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Forbes Makes a List

Liberalism, out of fashion in the United States since the victory of Richard Nixon in 1968, is suddenly in vogue again. To keep up with the times, Forbes magazine has compiled a list of the “The 25 Most Influential Liberals in the U.S. Media”. It’s  a very curious document, revealing more about the editors of Forbes and the claustrophobic constraints of mainstream American political discourse than about the nature of American liberalism.

Most of the names on the list are familiar enough but I’ve provided ID’s for the more obscure ones:

1. Paul Krugman. 2. Arianna Huffington 3. Fred Hiatt – editor Washington Post 4. Thomas Friedman 5. Jon Stewart 6. Oprah Winfrey 7. Rachel Maddow 8. Joshua Micah Marshall 9. David Shipley – editor New York Times 10. Markos Moulitsas Zuniga proprietor Daily Kos blog 11. Fareed Zakaria 12. Chris Matthews 13. Bill Moyers 14. Christopher Hitchens 15. Maureen Dowd 16 Matthew Yglesias 17 Hendrik Hertzberg 18. Glenn Greenwald 19. Andrew Sullivan 20. Gerald Seib – editor Wall Street Journal 21 James Fallows 22 Ezra Klein 23. Kevin Drum 24. Kurt Anderson 25. Michael Pollan.

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Chomsky and the Juicebox Mafia

 Much internet attention has been given to the “Juicebox Mafia”, a group of very young, Jewish, liberal bloggers who have been sharply critical of Israel, especially in the wake of the recent Gaza incursion. The terms Juicebox Mafia was coined and popularized by ideological opponents of the group (Noah Pollack in Commentary, Marty Peretz in the New Republic);  but like the terms “Tory” and “queer”, it’s an insult which fast became  a badge of honor.  The core of the Juicebox Mafia would include Matthew Yglesias, Spencer Ackerman, Ezra Klein and Dana Goldstein.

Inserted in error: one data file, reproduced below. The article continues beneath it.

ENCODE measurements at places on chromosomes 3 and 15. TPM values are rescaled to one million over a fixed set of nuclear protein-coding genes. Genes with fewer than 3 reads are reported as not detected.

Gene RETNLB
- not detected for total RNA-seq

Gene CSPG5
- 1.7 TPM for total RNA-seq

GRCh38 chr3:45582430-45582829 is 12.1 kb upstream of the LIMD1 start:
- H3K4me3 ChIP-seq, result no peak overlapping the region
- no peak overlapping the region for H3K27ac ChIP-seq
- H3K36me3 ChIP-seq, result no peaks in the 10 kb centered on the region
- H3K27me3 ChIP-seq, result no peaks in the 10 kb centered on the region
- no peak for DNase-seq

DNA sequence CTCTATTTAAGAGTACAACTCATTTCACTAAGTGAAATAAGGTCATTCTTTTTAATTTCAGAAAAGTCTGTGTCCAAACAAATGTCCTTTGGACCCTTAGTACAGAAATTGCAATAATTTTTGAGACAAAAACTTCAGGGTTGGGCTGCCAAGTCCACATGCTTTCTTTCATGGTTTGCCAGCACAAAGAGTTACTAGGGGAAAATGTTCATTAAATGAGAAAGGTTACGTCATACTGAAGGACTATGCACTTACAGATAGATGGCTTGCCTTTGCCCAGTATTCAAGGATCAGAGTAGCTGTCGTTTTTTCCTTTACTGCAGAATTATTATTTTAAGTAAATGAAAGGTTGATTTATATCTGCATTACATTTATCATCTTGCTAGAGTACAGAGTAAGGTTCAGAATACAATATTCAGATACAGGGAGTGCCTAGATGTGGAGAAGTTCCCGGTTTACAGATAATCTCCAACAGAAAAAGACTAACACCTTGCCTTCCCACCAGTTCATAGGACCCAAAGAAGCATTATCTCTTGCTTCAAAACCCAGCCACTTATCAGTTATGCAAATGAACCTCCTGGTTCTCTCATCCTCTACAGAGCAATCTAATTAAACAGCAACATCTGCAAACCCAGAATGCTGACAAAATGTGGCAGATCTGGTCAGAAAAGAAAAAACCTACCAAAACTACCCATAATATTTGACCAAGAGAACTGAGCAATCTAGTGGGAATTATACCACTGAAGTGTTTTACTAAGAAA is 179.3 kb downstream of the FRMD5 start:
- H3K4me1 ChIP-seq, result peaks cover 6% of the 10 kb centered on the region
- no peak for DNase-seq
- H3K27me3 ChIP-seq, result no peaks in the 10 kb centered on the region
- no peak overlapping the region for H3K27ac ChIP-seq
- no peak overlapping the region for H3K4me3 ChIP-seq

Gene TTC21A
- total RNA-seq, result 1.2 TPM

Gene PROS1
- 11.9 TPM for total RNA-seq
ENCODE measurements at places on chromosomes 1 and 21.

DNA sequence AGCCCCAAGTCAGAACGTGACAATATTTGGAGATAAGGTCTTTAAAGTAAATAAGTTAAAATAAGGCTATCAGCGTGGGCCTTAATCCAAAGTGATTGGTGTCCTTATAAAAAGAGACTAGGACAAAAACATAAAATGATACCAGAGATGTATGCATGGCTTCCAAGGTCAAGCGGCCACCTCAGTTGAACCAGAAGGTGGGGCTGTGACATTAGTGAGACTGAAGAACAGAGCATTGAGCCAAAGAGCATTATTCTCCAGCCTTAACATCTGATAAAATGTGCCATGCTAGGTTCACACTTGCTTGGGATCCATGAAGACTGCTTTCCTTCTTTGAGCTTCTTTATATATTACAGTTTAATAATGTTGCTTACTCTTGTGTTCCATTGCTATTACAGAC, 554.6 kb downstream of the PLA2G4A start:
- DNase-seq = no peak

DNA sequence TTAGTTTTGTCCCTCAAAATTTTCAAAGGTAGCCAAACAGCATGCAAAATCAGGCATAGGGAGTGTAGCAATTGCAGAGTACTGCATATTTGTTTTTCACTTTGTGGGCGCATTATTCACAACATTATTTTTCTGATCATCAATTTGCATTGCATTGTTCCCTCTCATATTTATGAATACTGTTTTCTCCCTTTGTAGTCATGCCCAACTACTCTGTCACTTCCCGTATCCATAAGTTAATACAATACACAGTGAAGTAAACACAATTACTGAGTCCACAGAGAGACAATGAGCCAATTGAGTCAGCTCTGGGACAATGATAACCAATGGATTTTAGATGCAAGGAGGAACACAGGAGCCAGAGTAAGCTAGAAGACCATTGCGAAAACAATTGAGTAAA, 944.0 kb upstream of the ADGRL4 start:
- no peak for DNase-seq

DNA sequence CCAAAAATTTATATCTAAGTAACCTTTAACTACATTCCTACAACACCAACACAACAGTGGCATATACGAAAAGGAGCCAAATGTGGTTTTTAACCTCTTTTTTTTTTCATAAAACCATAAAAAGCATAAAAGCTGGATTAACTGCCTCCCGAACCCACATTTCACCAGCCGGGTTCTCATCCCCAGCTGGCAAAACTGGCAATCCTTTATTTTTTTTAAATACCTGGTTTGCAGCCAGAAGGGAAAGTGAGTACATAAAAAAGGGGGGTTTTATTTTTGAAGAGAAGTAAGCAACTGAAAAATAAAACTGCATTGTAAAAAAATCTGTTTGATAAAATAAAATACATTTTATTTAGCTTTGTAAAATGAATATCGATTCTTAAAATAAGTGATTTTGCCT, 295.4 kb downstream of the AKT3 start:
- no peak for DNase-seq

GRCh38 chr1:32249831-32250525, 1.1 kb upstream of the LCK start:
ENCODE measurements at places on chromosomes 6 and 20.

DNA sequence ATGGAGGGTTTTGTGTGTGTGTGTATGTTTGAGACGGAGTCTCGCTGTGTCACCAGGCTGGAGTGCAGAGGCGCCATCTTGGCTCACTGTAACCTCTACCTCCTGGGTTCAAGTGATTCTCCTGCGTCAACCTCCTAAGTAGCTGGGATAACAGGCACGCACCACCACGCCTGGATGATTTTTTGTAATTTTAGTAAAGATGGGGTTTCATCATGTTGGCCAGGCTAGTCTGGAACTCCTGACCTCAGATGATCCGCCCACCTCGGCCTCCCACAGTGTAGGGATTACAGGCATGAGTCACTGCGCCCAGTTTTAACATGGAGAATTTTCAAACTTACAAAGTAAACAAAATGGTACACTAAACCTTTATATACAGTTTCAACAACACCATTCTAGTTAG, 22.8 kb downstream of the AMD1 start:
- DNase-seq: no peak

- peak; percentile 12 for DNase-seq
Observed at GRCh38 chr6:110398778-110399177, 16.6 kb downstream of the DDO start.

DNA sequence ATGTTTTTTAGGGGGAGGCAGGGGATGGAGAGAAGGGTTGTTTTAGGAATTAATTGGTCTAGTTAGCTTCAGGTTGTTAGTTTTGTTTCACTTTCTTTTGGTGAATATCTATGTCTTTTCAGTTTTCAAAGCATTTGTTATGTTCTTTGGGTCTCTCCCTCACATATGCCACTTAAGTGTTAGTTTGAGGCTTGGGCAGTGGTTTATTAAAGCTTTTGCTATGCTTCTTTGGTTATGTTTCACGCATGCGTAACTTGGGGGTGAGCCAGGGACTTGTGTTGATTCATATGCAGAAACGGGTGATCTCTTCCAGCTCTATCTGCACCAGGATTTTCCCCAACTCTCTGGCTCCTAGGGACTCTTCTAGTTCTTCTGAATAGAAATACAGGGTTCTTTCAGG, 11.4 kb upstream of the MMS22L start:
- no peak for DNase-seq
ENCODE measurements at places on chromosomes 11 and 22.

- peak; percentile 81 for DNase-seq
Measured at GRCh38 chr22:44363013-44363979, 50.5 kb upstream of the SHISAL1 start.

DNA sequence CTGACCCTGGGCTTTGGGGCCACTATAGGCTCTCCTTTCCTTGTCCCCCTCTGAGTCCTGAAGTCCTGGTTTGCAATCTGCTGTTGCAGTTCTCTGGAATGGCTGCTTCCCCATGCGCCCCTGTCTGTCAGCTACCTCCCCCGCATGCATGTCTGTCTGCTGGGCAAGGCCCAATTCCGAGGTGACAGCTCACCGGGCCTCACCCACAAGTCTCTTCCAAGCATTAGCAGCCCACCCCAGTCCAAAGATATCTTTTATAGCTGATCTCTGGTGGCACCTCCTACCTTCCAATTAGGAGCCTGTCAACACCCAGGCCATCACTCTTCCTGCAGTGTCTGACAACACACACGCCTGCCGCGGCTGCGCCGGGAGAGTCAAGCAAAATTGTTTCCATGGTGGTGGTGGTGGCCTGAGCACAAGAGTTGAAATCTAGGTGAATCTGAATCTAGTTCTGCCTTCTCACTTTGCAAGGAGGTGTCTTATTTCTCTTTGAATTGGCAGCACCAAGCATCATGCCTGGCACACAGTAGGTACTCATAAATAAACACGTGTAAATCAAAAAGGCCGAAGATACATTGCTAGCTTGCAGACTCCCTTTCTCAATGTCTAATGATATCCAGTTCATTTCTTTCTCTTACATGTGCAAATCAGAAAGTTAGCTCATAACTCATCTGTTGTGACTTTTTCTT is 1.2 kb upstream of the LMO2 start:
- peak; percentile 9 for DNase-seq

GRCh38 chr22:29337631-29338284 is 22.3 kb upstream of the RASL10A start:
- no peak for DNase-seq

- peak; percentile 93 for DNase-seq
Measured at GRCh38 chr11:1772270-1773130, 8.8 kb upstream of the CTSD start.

I myself (without using the phrase “Juicebox Mafia”) tried to contextualize the group by arguing that we’re witnessing the emergence of a post-Zionist moment, with Jews all over the Diaspora increasingly alienated from Israeli nationalism.

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The President from Hyde Park


Dan Clowes’ The Death Ray, set in Hyde Park.


Thanks to my friends Tim and Barb, I’ve spent a little bit of time in Hyde Park, the South Side Chicago neighbourhood whose most famous resident will be inaugurated as President of the United States today. Over the last year, I’ve been struck by how much a product of Hyde park both Barack and Michelle Obama are. It’s a racially mixed neighborhood, nestling the University of Chicago and overlapping with the large, longstanding African-American community in the South Side. As with Columbia University in New York, there are some tensions between the Ivory Tower crowd and local community, largely due to some imperious policies on the University’s part. Yet the Obamas show how how these tensions can be transcended: they are a home both in the class room and in the local haunts. Obama’s political coation, which includes both eggheads and the working poor, can be seen as Hyde Park write large.


Although he now lives in Berkeley, the cartoonist Dan Clowes grew up in Hyde Park and he has some incisive analysis of how the neighborhood reflects the Obamas: